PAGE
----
A 2015 Volkswagen Passat costs $35,000.

Over the past two weeks, a number of folks from our American parent company have been in town. While here, they were impressed at the number of expensive European cars in the area around our Albert Park office.

We explained Albert Park wasn’t necessarily representative of the whole of Australia.

Even so, it got us thinking. Most Aussies think nothing of spending tens of thousands of dollars (sometimes hundreds of thousands of dollars) on flashy, depreciating assets like cars.

And we’re not just talking about so-called ‘rich’ folks. The long era of easy credit and rampant at-all-costs consumerism means that middle and working class folks think nothing of spending tens of thousands of dollars on cars and other ‘big ticket’ items.

Not to mention the hundreds of thousands borrowed to spend on expensive Aussie housing. Not to mention the ease with which folks will spend $1,000, or $5,000, or $10,000 on home entertainment systems.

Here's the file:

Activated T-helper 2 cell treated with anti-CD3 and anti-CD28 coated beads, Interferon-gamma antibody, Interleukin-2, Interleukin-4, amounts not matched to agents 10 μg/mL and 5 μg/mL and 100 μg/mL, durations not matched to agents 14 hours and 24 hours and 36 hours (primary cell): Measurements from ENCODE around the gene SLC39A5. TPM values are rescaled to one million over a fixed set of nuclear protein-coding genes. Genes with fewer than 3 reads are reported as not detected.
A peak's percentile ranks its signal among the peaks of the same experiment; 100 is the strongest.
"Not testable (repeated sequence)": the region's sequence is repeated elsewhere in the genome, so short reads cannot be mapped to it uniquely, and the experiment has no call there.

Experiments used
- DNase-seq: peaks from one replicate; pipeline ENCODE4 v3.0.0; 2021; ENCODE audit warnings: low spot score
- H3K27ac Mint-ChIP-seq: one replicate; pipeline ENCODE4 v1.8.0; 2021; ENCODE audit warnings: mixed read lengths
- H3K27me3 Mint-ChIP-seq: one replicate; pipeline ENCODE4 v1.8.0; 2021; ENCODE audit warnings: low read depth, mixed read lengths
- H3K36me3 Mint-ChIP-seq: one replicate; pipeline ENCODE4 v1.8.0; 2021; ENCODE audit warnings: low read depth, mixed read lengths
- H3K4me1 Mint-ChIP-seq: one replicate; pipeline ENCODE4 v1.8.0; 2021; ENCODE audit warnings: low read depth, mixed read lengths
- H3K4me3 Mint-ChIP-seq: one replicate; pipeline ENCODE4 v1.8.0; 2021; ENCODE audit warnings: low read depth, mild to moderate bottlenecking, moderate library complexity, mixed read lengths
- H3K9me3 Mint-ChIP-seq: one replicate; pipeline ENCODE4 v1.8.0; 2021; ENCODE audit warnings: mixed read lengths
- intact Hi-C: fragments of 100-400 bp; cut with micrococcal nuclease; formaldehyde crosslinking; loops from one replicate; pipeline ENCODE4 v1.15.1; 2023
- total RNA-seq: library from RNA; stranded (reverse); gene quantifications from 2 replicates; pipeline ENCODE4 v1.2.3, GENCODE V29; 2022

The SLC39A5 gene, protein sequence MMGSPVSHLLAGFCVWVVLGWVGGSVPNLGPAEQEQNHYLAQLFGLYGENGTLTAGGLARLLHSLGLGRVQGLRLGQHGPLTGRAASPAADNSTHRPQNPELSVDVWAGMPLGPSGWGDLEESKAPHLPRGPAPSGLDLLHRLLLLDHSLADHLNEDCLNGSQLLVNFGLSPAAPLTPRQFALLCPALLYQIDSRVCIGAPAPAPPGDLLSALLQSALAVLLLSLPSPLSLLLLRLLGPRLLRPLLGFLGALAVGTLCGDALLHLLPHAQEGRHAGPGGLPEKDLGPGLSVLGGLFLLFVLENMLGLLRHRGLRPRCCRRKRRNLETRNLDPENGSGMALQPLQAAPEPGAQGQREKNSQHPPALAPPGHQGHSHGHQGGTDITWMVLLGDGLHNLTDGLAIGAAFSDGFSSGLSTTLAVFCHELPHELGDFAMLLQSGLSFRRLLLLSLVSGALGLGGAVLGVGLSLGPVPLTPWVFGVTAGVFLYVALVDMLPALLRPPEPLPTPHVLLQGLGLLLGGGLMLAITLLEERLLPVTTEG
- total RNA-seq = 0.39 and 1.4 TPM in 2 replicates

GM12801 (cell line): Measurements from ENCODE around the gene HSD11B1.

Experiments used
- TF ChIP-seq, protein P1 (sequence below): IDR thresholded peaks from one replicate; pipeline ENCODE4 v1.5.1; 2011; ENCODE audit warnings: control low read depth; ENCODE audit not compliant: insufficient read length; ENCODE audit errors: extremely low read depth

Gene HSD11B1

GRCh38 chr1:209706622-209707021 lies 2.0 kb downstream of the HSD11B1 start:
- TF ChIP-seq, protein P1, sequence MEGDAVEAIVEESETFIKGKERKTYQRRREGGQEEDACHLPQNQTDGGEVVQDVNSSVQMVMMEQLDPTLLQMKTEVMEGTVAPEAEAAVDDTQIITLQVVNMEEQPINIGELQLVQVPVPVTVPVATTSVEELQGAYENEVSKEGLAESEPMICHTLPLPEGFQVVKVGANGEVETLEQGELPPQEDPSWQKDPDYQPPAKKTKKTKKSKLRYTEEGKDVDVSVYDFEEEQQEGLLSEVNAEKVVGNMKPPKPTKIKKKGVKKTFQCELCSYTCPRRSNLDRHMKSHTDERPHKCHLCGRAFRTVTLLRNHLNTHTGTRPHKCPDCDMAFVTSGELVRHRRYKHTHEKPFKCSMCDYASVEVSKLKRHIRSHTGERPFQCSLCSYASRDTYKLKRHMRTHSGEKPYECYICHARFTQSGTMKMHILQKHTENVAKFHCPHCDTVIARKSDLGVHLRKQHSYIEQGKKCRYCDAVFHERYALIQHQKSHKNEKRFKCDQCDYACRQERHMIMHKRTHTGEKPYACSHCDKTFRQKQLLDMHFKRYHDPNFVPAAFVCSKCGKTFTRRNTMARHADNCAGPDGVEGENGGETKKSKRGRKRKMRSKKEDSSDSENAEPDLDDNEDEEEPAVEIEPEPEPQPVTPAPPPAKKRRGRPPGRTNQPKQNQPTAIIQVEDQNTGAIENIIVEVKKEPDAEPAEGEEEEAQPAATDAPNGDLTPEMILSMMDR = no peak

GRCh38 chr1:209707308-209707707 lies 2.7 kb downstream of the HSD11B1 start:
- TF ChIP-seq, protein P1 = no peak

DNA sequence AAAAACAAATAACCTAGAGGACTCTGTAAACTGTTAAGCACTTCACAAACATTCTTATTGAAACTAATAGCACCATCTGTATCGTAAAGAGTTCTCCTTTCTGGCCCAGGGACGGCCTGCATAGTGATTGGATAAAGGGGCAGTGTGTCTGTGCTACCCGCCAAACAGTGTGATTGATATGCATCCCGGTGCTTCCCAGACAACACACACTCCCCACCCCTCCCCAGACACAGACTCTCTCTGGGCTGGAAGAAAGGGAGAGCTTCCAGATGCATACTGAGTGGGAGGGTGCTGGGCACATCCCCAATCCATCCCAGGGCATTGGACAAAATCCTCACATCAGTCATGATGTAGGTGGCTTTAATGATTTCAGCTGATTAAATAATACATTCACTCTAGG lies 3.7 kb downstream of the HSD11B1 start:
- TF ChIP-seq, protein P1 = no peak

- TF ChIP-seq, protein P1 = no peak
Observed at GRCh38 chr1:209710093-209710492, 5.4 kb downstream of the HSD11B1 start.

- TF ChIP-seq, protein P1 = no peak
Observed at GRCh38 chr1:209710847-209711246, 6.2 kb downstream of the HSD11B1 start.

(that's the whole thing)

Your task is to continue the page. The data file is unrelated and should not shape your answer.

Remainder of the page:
Yet, while many won’t think twice about making such purchases, there’s one thing that most people will think twice (or more) about. And after thinking about it, they usually decide not to ‘buy’ or ‘invest’ in this specific area.

What are we talking about?

We’re talking about making an investment in improving their financial knowledge.

Now, as someone who’s already part of the Port Phillip Publishing ‘family’, it’s pretty safe to say that you probably don’t think that way.

You’ve already begun to make an investment in improving your financial knowledge.

You’ve sought advice. You’ve sought to improve your knowledge. You’ve sought answers to questions — and received answers; or in some cases, you now understand there are no answers.

We’re the first to admit that, even though we try to provide you with as much insight as possible, we know that we don’t have the answers to everything. We aren’t all-knowing.

But what we do know is that it’s important for individuals to learn as much as they can about investing.

That’s why we’re here — to help.